Coronavirus: NASA invented a wearable that reminds you not to touch your face
Touching your face is a difficult habit to break, so NASA set out to invent a solution.
The space agency developed a wearable dubbed PULSE that's meant to alert users when they're about to touch their face. The round pendant is worn around your neck, and when you raise your hands toward your head, it'll vibrate, reminding you to stop.
"The haptic feedback from a vibration motor simulates a nudge, reminding the wearer to avoid touching these entryways in order to reduce potential infection," NASA said on its website.
The idea is to help people curb the spread of the coronavirus, which is mostly contracted via respiratory droplets. Health experts warn that it could also spread via contact with infected surfaces. Touching your face with unwashed hands could bring COVID-19 closer to your eyes, nose and mouth.
PULSE is not exactly stylish or discrete, and NASA isn't selling the contraption. But the agency's Jet Propulsion Laboratory made building instructions available online if you want to make one yourself.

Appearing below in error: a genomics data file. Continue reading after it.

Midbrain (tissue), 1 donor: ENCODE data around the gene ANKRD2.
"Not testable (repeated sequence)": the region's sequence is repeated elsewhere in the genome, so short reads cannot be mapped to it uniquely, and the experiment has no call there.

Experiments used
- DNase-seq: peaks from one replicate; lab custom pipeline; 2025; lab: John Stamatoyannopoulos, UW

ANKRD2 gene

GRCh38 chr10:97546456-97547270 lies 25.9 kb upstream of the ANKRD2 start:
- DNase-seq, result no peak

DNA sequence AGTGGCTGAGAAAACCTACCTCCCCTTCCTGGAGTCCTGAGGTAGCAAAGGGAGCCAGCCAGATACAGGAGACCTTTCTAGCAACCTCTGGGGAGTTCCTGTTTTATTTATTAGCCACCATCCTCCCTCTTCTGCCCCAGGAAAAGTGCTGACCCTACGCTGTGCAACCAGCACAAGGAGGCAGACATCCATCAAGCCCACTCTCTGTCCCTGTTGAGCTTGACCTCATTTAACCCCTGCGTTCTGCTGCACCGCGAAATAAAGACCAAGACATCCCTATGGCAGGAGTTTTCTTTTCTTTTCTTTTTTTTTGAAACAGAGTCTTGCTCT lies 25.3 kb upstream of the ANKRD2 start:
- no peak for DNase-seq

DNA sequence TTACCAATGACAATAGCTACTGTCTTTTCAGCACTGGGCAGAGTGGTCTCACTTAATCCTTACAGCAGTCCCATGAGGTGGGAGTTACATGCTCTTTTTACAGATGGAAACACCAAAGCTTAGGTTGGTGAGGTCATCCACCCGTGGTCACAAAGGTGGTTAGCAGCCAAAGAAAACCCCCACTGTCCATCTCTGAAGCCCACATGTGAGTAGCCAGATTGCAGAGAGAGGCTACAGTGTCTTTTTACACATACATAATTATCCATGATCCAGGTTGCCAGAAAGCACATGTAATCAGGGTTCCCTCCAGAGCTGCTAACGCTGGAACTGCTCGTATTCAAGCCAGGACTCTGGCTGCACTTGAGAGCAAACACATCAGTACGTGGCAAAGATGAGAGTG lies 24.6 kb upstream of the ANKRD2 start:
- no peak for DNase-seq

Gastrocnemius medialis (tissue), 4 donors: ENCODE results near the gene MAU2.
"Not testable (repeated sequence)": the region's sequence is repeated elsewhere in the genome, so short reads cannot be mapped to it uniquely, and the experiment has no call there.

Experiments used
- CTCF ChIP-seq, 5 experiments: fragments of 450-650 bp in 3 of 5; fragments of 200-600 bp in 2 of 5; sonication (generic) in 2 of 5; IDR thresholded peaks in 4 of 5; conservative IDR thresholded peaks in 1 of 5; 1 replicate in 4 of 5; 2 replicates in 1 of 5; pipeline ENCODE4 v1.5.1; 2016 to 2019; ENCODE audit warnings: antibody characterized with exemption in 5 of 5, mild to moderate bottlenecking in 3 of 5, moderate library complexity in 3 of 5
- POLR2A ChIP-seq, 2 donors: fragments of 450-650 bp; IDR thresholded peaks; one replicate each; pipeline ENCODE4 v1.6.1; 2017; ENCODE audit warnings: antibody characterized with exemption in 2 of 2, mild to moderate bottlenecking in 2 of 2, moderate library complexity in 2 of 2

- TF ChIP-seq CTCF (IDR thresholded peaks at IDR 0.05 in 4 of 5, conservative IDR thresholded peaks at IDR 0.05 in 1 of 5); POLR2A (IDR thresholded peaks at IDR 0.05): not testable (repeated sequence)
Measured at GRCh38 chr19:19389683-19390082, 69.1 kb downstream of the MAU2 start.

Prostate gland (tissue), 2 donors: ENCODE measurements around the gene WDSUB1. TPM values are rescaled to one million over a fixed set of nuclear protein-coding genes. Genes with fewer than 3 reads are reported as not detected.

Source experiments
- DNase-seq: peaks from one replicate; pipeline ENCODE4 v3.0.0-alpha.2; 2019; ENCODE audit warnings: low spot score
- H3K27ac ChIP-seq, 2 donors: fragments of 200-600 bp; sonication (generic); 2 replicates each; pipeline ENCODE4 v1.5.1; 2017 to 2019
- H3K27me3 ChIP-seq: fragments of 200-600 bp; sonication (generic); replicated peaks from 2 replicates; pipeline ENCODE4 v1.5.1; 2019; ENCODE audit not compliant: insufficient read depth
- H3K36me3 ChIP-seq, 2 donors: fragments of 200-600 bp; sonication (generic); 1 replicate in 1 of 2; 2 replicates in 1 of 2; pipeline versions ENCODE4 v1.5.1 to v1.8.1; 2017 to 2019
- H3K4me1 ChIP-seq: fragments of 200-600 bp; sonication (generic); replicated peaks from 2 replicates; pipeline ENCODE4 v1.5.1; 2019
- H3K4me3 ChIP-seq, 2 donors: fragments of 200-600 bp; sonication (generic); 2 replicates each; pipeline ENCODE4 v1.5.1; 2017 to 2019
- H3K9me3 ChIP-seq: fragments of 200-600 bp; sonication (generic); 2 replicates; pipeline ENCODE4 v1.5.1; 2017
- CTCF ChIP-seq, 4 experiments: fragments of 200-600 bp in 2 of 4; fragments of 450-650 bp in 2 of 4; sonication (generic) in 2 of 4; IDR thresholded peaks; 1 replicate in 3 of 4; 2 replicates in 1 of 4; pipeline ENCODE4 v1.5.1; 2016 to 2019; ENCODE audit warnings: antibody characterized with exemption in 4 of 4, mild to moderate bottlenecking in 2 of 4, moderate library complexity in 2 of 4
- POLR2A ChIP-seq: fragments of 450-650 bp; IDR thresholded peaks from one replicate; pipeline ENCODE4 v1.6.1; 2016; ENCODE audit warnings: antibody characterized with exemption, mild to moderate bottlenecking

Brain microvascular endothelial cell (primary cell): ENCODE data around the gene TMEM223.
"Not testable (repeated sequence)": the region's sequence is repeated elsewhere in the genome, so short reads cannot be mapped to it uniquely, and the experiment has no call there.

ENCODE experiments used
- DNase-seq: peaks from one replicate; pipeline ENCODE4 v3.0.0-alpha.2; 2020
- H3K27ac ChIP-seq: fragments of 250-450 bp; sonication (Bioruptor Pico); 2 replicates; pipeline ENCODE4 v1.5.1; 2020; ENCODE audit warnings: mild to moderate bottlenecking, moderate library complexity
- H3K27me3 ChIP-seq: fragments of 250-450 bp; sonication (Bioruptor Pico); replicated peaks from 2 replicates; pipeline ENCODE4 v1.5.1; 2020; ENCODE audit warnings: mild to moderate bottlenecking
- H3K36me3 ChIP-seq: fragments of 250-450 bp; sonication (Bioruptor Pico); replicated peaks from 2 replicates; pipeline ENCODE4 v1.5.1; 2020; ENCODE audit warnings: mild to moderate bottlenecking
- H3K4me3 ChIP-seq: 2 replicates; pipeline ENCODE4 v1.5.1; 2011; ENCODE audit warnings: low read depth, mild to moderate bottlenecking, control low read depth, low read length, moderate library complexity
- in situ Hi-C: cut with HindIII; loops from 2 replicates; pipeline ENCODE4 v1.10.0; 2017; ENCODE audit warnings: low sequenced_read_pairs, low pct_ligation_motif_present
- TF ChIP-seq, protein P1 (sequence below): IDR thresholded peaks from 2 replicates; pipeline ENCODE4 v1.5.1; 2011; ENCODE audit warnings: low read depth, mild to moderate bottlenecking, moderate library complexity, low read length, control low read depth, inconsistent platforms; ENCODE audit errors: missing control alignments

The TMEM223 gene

"We hope individuals or companies will replicate, refine or enhance PULSE and make it easily available for distribution," NASA said.
To create one, you'll need a 3-D printer, wire, a motor and other small materials.
The space agency isn't the first to develop DIY ways of curbing contagion during the pandemic. The COVID-19 crisis has led many to make hand sanitizer at home, using aloe vera and rubbing alcohol. People have also turned bras and old T-shirts into face masks.
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